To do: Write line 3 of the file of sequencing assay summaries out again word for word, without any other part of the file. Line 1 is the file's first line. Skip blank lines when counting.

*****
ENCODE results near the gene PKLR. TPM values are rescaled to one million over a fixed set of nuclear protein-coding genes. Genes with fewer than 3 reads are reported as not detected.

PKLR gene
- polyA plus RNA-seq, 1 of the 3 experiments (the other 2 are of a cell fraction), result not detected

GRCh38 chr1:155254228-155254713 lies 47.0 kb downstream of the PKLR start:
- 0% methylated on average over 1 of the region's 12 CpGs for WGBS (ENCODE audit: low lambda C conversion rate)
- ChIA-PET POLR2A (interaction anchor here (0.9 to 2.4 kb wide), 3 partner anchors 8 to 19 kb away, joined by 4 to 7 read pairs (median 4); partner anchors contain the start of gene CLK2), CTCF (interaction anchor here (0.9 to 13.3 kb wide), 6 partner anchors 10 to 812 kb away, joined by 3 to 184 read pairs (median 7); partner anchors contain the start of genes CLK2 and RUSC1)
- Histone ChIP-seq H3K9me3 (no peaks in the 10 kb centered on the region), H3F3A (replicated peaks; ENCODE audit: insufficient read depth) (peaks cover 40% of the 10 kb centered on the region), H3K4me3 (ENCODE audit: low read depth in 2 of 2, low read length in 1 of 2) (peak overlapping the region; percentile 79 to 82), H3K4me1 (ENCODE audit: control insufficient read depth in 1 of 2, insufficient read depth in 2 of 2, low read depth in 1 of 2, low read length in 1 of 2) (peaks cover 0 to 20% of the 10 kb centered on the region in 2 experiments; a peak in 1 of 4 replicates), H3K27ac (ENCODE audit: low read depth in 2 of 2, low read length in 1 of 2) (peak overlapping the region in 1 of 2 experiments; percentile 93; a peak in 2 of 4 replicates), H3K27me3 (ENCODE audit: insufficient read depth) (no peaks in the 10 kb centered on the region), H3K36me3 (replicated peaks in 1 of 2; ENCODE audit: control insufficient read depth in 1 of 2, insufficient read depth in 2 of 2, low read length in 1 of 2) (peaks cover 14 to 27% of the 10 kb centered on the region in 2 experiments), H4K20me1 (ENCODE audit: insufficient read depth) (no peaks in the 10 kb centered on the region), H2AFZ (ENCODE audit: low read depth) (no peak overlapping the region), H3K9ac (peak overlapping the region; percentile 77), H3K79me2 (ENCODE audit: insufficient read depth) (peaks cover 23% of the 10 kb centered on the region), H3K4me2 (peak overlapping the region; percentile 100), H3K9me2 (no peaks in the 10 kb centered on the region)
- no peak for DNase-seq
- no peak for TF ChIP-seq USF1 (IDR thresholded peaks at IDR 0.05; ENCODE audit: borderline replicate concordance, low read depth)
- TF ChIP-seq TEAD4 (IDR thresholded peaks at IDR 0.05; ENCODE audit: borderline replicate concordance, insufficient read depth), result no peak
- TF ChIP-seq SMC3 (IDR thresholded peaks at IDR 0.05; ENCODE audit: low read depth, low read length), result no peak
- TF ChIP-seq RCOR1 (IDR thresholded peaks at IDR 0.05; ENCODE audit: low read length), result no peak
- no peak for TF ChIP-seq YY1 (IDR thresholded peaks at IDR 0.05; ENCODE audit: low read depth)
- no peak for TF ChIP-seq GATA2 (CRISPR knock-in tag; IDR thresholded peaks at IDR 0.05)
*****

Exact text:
- polyA plus RNA-seq, 1 of the 3 experiments (the other 2 are of a cell fraction), result not detected